So what are the most common germ transmitters and how to clean them?
- Refrigerator Handles – found to be 5 times filthier than the toilet seat.
- Remote Control – experts suggest using a Q-tip with rubbing alcohol instead of a wipe to get all the cracks.
- Door Knobs and Cabinets – germs and viruses can last up to 24 hours on hard surfaces.
- Cell Phones – check the manufacturer’s advice, but generally safe to clean with electronic-friendly wipes.
- Sponges – to avoid tossing them, wash in high heat over 95 degrees to disinfect them.
- Light Switches – when cleaning avoid spraying directly into the light switch because of the electrical wiring.
Germs tend to remain on hard surfaces, so the everyday items we use throughout offices and the home are prime cold conductors. Be mindful of those surfaces when the cold is spreading through your family or office.
Avoid the Cold with these Simple Solutions
Now that we know the causes of the common cold and what to remedies work to treat our colds, what can we do to avoid the cold virus?
Wash Your Hands!
Not only should you wash your hands to remain in good health, but you need to wash them properly during cold season. Simply rubbing a little soap and water won’t kill the germs.
There are a few tricks to help teach children to wash long enough, one of which is sing Happy Birthday twice.
For adults, then think about the surgical scrub. Ensure that the hot, soapy water is scrubbed all around, including between fingers, around nail beds and up to the elbow for a full 20 seconds.
Keep Hand Sanitizer Around!
Hand sanitizer is a sufficient replacement when soap and water are not available. Check the sanitizer to ensure that it contains at least 60% alcohol because it will help kill the germs.
Do Not Rub Your Eyes and Nose!
During winter, the dry air due to poor air quality tends to irritate our face. In particular, our eyes and nose start to itch. Frequently, we touch our eyes and nose without knowing and any germs on our fingers are easily absorbed.
The main reason advocates stress washing hands is to prevent germs from spreading around your face. Try to avoid rubbing your eyes and nose to be safe.
Hydrate and Stay Hydrated!
As Dr. Richel noted staying hydrated is vital to maintaining a healthy immune system to fight germs that cause the cold.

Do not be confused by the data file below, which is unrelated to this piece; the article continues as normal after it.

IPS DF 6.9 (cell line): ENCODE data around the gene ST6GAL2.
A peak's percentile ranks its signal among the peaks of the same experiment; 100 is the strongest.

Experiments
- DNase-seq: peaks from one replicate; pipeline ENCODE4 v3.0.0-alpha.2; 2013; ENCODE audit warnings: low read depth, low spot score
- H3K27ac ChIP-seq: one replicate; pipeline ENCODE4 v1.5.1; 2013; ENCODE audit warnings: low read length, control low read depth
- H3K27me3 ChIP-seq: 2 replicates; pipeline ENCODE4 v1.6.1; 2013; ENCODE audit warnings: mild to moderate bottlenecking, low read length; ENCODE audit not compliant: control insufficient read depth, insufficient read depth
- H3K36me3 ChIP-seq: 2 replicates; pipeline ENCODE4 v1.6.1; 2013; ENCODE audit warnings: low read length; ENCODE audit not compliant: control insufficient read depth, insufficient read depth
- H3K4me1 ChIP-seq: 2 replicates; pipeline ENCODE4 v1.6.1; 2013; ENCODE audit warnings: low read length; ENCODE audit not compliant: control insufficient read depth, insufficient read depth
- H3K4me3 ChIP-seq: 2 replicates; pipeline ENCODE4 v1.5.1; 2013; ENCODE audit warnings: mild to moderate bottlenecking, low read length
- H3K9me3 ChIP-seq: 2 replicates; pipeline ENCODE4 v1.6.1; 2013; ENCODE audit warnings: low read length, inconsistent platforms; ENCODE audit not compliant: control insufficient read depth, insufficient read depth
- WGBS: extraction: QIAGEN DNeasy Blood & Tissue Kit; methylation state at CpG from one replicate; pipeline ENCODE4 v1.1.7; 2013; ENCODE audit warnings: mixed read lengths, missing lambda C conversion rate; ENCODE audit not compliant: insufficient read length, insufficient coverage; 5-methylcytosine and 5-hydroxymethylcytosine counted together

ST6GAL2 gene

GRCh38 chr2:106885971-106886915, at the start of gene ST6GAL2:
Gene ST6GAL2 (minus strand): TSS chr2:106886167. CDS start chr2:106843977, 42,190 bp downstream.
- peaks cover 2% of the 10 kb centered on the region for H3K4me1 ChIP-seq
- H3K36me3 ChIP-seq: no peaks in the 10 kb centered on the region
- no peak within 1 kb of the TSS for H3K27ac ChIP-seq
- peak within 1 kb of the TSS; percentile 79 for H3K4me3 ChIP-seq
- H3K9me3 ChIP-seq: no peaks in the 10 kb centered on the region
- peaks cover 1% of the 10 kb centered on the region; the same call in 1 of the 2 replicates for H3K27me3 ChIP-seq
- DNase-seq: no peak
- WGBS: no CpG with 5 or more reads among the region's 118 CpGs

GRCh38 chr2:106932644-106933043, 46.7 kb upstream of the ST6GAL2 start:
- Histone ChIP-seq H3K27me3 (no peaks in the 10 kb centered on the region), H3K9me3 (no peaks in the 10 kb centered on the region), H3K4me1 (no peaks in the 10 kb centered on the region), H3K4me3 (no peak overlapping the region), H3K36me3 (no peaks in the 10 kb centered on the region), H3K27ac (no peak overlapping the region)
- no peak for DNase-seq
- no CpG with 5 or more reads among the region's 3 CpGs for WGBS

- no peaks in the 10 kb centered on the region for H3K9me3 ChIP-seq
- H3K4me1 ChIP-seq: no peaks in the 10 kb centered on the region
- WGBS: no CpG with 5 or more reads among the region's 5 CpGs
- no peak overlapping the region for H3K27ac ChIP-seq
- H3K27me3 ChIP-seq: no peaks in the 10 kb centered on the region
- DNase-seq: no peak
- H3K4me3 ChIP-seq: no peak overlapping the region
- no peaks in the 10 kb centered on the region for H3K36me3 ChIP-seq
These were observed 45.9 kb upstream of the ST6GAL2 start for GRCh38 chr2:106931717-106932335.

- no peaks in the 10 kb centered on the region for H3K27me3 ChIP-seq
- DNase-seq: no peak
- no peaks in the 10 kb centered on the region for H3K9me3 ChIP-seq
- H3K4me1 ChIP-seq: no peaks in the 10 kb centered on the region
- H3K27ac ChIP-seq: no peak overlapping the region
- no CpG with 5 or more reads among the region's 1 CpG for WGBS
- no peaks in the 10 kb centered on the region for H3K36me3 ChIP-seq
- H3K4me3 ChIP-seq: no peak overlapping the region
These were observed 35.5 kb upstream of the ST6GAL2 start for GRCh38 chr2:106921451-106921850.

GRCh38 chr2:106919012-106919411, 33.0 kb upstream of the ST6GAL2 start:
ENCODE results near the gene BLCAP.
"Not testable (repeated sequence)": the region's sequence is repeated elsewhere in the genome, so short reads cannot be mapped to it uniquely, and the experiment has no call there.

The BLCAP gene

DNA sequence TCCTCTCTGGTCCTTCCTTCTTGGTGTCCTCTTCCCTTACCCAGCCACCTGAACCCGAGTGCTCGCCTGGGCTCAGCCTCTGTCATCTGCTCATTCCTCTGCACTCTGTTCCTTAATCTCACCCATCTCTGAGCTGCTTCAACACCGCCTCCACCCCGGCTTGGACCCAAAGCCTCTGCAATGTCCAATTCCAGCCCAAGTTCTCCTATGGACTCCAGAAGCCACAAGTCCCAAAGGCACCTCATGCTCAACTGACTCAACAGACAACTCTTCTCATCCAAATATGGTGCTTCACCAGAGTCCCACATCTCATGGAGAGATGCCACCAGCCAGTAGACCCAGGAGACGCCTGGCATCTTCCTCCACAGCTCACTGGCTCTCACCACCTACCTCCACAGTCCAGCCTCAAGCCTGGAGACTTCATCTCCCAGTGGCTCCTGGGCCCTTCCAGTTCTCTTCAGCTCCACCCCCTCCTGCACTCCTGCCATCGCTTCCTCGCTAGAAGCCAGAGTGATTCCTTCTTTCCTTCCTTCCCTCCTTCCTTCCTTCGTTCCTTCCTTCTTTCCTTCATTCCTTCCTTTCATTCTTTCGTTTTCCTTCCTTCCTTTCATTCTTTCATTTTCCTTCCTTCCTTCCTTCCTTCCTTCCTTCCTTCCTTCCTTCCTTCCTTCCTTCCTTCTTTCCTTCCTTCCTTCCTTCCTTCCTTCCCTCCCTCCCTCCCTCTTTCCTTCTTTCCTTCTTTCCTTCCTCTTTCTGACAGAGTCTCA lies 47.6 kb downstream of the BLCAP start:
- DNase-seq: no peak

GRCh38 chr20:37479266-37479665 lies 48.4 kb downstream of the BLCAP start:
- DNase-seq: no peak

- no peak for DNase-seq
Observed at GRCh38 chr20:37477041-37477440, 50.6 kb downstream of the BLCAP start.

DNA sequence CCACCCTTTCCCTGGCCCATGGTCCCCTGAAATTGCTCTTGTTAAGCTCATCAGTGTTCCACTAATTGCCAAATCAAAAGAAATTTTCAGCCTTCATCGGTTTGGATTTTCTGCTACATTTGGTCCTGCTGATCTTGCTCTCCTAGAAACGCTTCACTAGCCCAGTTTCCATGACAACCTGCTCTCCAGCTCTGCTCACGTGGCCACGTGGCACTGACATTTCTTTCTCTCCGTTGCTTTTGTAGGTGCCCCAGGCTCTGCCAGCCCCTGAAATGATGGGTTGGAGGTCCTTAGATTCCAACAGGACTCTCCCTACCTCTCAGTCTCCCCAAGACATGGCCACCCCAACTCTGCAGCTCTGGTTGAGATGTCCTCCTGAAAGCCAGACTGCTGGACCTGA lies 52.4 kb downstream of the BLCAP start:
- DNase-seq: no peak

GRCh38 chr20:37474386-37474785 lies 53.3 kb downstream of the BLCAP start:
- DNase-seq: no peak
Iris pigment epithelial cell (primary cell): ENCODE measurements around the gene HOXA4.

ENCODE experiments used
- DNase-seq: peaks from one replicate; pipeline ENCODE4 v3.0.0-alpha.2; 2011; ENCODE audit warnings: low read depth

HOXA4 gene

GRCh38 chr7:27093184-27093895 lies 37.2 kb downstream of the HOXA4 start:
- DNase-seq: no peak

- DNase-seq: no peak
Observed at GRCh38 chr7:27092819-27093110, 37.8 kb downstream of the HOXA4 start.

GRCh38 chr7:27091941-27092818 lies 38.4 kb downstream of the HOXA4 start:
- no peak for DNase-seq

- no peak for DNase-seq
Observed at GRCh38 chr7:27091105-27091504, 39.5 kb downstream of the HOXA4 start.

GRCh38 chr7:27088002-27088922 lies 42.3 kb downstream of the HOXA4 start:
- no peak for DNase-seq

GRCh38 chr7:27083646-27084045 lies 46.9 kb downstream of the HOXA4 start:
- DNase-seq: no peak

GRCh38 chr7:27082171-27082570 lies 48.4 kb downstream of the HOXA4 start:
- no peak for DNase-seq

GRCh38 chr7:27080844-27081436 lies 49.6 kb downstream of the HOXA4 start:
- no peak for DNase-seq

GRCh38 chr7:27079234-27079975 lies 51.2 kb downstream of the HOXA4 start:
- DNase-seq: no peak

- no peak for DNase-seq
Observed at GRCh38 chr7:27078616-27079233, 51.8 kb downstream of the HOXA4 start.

Simply remaining hydrated is one of the best ways to ward off a cold. Water, or any fluid such as soup, tea and/or coffee, helps flush out your system.
Remember to drink the daily quota of 8 glasses of liquid per day to keep the cold at bay this winter!
Get Plenty of Sleep!
“those who slept less than 7 hours were nearly three times more likely to come down with colds than those who racked up 8 hours of sleep or more…the better the quality of sleep [how deeply people sleep], the more likely the people were to fight off colds.”
Take a Hot Shower!
We learned that the cold is caused by viruses.
Studies show that humid air can be toxic to viruses.
Hot showers act like a humidifier and will help loosen any congestion in your head and chest. The hot shower helps prevent the spread of germs because it hinders the spread of viruses.
Not only is exercise a common New Year’s resolution, but it will help fight off the germs that may cause a cold.
To avoid a cold, attempt to maintain your routine because 30-60 minutes of cardio helps keep your immune system in good working order.
Exercise causes your blood flow and body temperature to rise, which helps your muscles contract and signal your body to store some disease-fighting cells.
Colds may not appear like a house problem, but they are because a home contains people. When we get colds, then we feel rundown, which prevents us from spending some quality time with our families.
Also, as we know, colds are contagious because germs are easily spread on hard surfaces. Many of the high risk areas are household appliances, so our homes are pretty important places during cold season.
Plus, we spend a lot of time inside and in our homes during the winter. Where we spend our time because air quality matters. Rest assured that there are a few ways to improve the indoor air quality in your home or business and SolvIt is here to help! If you have any questions, then let us know.